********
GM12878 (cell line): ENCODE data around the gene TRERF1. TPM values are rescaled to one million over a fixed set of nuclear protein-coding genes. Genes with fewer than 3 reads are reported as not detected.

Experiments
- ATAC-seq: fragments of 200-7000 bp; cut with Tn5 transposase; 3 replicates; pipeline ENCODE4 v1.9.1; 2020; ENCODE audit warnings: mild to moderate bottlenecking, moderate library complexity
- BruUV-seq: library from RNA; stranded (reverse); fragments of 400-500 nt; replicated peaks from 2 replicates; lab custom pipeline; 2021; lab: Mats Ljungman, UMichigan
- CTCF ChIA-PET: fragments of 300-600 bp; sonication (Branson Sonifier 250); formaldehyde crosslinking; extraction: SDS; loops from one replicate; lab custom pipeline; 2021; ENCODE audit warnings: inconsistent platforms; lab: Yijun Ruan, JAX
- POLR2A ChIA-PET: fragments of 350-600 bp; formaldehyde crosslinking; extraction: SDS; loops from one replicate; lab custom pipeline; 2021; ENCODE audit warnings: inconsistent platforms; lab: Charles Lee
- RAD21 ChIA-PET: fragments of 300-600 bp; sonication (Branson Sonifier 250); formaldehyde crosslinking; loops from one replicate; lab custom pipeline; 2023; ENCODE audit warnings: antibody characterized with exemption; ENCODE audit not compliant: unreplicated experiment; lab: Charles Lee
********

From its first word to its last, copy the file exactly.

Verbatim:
GM12878 (cell line): ENCODE data around the gene TRERF1. TPM values are rescaled to one million over a fixed set of nuclear protein-coding genes. Genes with fewer than 3 reads are reported as not detected.

Experiments
- ATAC-seq: fragments of 200-7000 bp; cut with Tn5 transposase; 3 replicates; pipeline ENCODE4 v1.9.1; 2020; ENCODE audit warnings: mild to moderate bottlenecking, moderate library complexity
- BruUV-seq: library from RNA; stranded (reverse); fragments of 400-500 nt; replicated peaks from 2 replicates; lab custom pipeline; 2021; lab: Mats Ljungman, UMichigan
- CTCF ChIA-PET: fragments of 300-600 bp; sonication (Branson Sonifier 250); formaldehyde crosslinking; extraction: SDS; loops from one replicate; lab custom pipeline; 2021; ENCODE audit warnings: inconsistent platforms; lab: Yijun Ruan, JAX
- POLR2A ChIA-PET: fragments of 350-600 bp; formaldehyde crosslinking; extraction: SDS; loops from one replicate; lab custom pipeline; 2021; ENCODE audit warnings: inconsistent platforms; lab: Charles Lee
- RAD21 ChIA-PET: fragments of 300-600 bp; sonication (Branson Sonifier 250); formaldehyde crosslinking; loops from one replicate; lab custom pipeline; 2023; ENCODE audit warnings: antibody characterized with exemption; ENCODE audit not compliant: unreplicated experiment; lab: Charles Lee